Vergil's Aeneid: A Poem of Grief and Love

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For more than a century, critics of the Aeneid have assumed that all or most of its episodes must propound something about Aeneas and his mission to found the Roman people, and through them about Rome and Augustus; whether that is their positive aspects, or their brutality and destructiveness, or the contrast between the public "voice" of their achievements and the private "voice" of the suffering they cause. This book argues that this assumption is wrong; the Aeneid's main purpose was to present a series of ...

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Overview

For more than a century, critics of the Aeneid have assumed that all or most of its episodes must propound something about Aeneas and his mission to found the Roman people, and through them about Rome and Augustus; whether that is their positive aspects, or their brutality and destructiveness, or the contrast between the public "voice" of their achievements and the private "voice" of the suffering they cause. This book argues that this assumption is wrong; the Aeneid's main purpose was to present a series of emotionally moving episodes, especially pathetic ones.
This book shows that the Aeneid makes more sense when regarded primarily as a series of emotion-arousing episodes than as expressing a pro-Aeneas, anti-Aeneas or two voices message. That is how it was regarded into the nineteenth century and that is what the ancient Greeks and Romans assumed was the main purpose of literature.

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Product Details

  • ISBN-13: 9789004096615
  • Publisher: Brill Academic Publishers, Inc.
  • Publication date: 6/1/1993
  • Series: Mnemosyne, Supplements Series , #12
  • Pages: 174
  • Product dimensions: 6.50 (w) x 9.52 (h) x 0.95 (d)

Meet the Author

Steven Farron is Associate Professor of Classics in the University of Witwatersrand, Johannesburg. He has published extensively on the Aeneid in e.g. Acta Classica, Greece and Rome, Vergilius, and Enciclopedia Virgiliana.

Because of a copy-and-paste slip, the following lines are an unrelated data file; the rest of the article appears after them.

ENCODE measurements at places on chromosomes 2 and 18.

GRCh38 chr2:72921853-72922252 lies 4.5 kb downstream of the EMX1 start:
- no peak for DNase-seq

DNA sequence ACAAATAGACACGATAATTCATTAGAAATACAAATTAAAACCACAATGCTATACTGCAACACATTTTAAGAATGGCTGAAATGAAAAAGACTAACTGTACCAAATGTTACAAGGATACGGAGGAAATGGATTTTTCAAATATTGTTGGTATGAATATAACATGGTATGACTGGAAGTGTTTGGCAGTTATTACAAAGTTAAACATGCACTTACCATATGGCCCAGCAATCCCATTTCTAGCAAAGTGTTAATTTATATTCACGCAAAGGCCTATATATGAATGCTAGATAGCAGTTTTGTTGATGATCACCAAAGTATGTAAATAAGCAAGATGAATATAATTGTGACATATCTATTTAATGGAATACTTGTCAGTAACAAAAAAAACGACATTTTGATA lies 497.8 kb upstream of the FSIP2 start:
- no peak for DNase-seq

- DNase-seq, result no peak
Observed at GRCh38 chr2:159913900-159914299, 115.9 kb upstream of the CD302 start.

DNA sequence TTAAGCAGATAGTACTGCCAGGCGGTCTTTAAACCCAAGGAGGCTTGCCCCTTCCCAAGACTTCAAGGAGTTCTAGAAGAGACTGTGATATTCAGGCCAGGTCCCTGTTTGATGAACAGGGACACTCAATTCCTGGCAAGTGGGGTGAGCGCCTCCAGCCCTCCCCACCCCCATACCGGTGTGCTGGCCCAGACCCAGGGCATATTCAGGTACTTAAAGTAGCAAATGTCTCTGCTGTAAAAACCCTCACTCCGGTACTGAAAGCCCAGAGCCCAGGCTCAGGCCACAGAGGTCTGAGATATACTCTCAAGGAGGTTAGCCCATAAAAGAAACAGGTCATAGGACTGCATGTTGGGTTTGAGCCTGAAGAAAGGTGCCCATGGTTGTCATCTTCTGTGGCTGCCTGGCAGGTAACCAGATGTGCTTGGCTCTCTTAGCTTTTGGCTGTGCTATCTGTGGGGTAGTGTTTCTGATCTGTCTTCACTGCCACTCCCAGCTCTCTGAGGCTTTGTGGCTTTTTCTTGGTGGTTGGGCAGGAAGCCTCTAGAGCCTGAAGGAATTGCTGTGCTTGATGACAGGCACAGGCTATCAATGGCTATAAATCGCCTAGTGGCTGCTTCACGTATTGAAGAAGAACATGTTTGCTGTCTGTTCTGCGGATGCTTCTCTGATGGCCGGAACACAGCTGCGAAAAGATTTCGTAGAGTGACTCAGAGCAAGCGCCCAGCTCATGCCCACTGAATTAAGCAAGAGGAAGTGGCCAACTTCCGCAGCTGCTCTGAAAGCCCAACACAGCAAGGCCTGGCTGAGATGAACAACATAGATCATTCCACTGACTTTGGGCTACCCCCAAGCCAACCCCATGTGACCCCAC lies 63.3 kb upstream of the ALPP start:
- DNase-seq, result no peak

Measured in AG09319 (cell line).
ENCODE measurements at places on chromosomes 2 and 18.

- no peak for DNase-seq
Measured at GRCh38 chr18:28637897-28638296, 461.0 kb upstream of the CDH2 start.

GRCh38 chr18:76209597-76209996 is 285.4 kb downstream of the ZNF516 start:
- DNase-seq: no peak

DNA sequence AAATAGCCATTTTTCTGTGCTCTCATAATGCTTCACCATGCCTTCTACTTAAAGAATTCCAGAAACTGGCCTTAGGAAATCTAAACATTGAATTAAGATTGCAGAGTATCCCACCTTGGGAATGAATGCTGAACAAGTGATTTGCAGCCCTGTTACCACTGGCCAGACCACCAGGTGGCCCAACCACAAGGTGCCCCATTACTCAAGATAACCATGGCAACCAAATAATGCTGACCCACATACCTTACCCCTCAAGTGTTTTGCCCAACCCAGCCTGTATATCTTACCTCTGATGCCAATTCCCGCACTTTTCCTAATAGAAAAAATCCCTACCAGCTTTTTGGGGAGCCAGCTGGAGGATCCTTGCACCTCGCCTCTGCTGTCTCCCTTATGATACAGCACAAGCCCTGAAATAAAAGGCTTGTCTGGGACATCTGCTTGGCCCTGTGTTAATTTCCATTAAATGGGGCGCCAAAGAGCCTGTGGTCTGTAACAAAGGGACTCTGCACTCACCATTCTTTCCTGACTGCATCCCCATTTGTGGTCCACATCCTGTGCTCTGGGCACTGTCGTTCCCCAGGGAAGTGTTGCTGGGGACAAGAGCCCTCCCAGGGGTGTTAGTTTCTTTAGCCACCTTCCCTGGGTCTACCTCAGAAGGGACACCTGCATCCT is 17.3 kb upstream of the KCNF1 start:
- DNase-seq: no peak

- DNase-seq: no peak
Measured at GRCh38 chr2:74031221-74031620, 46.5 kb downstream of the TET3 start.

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Table of Contents

Preface
I Nisus and Euryalus 1
A In books 5 and 9 Nisus and Euryalus are praised for their love for each other despite their immorality and neglect of duty 2
B Vergil's culture greatly admired passionate, self-destructive love 14
C Vergil, even more than his contemporaries, admired suffering and dying for love 19
D Modern interpretations of the Nisus-Euryalus episode 24
E Pre-modern interpretations of the Nisus-Euryalus episode 26
II Ancient and modern literary attitudes 31
A Ancient and modern interpretations of Greek tragedy 34
B Ancient emotional reactions to literature, history, oratory, painting, sculpture, music, lectures 39
C Modern reactions to ancient literature and literary criticism 42
D Ancient attempts to find meaning in literature and their relation to the Aeneid 48
E Ancient and modern attitudes to unity in the Homeric epics 51
F Lack of unity in Apollonius' Argonautica and Roman poetry 56
III The poem of grief and love 61
A The looseness of the structure of the Aeneid 61
B Pathos in the Aeneid 63
C Pre-modern reactions to the Dido-Aeneas episode 70
D The relation of the Dido-Aeneas (and Nisus-Euryalus) episode to ancient personal love poetry 81
E The relation of the Dido-Aeneas episode to ancient mythological love poetry 92
F Benefacta and betrayal as a source of pathos for Dido and other ancient lovers 97
G Guilty conscience as a source of pathos for Dido and other characters in the Aeneid and in ancient literature 100
H The purpose of the Dido episode is not to praise or blame Aeneas 108
I The gods in the Dido-Aeneas episode and in ancient amatory literature 124
J Similarities between the gods in book 2 of the Aeneid and in the Dido-Aeneas episode 140
Postscript 146
Appendix: Recent interpretations of the Nisus-Euryalus episode 155
Bibliography 165
Index 172
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